Obviously the tree-lined beauty of the Boulevard and steps of Dallas Hall are picture-perfect. If you’re looking for a photo-op off campus, head to Trinity Groves to walk alongside the Margaret Hunt Hill Bridge and snap pics of the Dallas skyline behind you. The reflecting pool in front of the Winspear Opera House also makes for a beautiful backdrop. And if you’re hunting for great street art, Bishop Arts and Deep Ellum have you covered. One particular favorite: the Love Equation mural on the side of Below Zero rolled ice cream shop.
Where to spend a night out
Cocktail snobs have plenty of choices in Dallas, from the tried-and-true Midnight Rambler in the Joule Hotel to the speak-easy mezcaleria La Viuda Negra to the new Apothecary bar on Greenville Avenue. Those looking for dive bar vibes should park it at Lee Harvey’s, known for its extra-large backyard; Single Wide, Double Wide’s miniscule sister bar on Lowest Greenville; or the beloved SMU haunt, Milo Butterfingers, which has been dishing out drinks and darts to students and alumni since 1971.
Where to take the kids
If you’re traveling with kids in tow, know there’s plenty to keep them entertained (and wear them out) across the city. If you prefer outdoor adventures, head to White Rock Lake and the nearby Dallas Arboretum and Botanical Garden, which has a dedicated children’s garden offering discovery programs and tons of space to romp around. Downtown, a visit to the Perot Museum of Nature and Science is a great way to fill the day, exploring the Sports Hall, Gems and Minerals Hall, Energy Hall, and even the Children’s Museum, perfect for tots ages 5 and under. After time at the museum, explore the area on the M-Line Trolley with stops at Klyde Warren Park and near a number of downtown hotels.
Where to grab some SMU swag
There are two main spots near campus to expand your collection of red and blue apparel in your wardrobe. The first is the SMU Bookstore, which stocks T-shirts, hats, sweatshirts, jerseys and the like. McCartney's University Spirit, located across Hillcrest from McFarlin Auditorium, features customizable and unique options, like Greek life gifts, quirky SMU apparel and more.
Where to shop
You can find spots like Nordstrom, Zara, Macy’s and more at NorthPark Center, a few exits away from campus via Central Expressway. Also near campus sits America’s first shopping center, Highland Park Village, home to luxury stores like Chanel and Dior. When it comes to shops you can only find in Dallas, here are a few places to drop on your must-visit list: Commerce Goods + Supply, located in the Adolphus hotel and stocked with wonderful gifts, jewelry and Stetson hats; and also downtown, there’s the Dallas Farmers Market, which not only offers regional produce for sale in The Shed, but also tons of local vendors in The Market. The Bishop Arts District is loaded with one-of-a-kind finds like Dolly Python, a vintage store built for shoppers who like to dig for clothing and home gems; The Wild Detectives, a coffee shop and bookstore with a relaxing backyard; and nearby Spinster Records. If you’re looking to bring home more edible souvenirs, you can’t go wrong with chocolate. Head to Dude, Sweet Chocolate in Bishop Arts for chocolate bars, truffles and barks, or to Kate Weiser Chocolate in NorthPark Center or Trinity Groves, for jaw-dropping, hand-painted chocolates that almost look too pretty to eat – key word being “almost”.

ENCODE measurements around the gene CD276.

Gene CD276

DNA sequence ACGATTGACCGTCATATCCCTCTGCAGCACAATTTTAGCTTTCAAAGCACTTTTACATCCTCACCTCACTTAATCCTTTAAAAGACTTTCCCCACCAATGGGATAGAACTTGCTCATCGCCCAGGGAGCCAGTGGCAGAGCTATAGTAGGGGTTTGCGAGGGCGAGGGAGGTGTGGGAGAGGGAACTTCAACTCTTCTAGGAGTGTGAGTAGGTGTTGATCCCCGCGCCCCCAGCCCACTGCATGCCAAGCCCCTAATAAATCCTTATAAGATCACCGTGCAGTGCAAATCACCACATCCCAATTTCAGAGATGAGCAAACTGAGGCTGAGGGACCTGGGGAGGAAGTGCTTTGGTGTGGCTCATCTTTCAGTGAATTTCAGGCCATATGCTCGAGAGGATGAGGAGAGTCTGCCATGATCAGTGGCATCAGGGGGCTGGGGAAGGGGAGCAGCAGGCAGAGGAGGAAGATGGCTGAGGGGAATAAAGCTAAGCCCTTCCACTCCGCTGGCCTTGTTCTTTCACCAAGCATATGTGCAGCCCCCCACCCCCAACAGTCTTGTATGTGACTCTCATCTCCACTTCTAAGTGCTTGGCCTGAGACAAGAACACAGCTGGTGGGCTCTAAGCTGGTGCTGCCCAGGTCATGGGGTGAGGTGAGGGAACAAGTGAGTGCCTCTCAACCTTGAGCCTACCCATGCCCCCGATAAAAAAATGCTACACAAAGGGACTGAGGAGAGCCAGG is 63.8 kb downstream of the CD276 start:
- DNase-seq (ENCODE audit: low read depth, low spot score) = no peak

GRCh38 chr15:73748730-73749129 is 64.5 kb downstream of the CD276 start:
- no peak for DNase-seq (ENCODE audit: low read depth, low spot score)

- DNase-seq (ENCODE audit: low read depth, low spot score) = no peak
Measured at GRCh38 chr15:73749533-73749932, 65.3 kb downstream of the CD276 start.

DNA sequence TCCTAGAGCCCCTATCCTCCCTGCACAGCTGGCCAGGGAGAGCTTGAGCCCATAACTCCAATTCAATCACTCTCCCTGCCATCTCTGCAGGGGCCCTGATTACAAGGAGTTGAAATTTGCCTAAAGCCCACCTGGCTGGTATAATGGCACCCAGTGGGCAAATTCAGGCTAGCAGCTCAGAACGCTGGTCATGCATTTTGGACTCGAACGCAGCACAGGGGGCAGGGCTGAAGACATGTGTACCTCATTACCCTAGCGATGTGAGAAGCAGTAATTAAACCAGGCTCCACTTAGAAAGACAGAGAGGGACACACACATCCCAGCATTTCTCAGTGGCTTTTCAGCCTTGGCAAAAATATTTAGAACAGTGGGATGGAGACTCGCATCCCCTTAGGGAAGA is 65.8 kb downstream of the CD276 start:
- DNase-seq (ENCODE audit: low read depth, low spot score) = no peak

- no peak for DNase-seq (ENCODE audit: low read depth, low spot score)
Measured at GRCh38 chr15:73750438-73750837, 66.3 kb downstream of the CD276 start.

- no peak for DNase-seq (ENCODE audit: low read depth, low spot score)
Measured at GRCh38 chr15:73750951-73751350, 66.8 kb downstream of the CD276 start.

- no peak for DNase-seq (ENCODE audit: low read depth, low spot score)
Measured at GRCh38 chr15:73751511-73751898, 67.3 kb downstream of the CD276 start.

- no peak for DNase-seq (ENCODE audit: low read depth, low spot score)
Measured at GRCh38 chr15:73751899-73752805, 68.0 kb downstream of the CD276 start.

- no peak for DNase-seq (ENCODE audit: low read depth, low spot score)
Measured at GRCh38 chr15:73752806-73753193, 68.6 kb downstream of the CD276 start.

From left to right: Midnight Rambler, Kate Weiser Chocolate (Photo by Sofi Aclin), M-Line Trolley (Photo courtesy of McKinney Avenue Transit Authority)
About the author
Meredith Carey ’15 lives in Brooklyn and is the travel bookings editor at Conde Nast Traveler and host of the Women Who Travel podcast. The daughter of two Mustang alumni, she is originally from Dallas. During her time on the Hilltop, she was a Hunt Scholar, Meadows Scholar and member of the Delta Gamma sorority and worked at The Daily Campus. She majored in journalism and Spanish and minored in math. Some of her favorite destinations include New Zealand’s South Island, Buenos Aires, Cape Town and the British Virgin Islands. One of her favorite trips was visiting the Sossusvlei salt pan in the Namib desert where the burnt orange sand dunes are more than 1,000 feet tall and there are 900-year-old petrified trees.
Meredith Carey ’15 on assignment at SXSW in Austin, Texas in 2019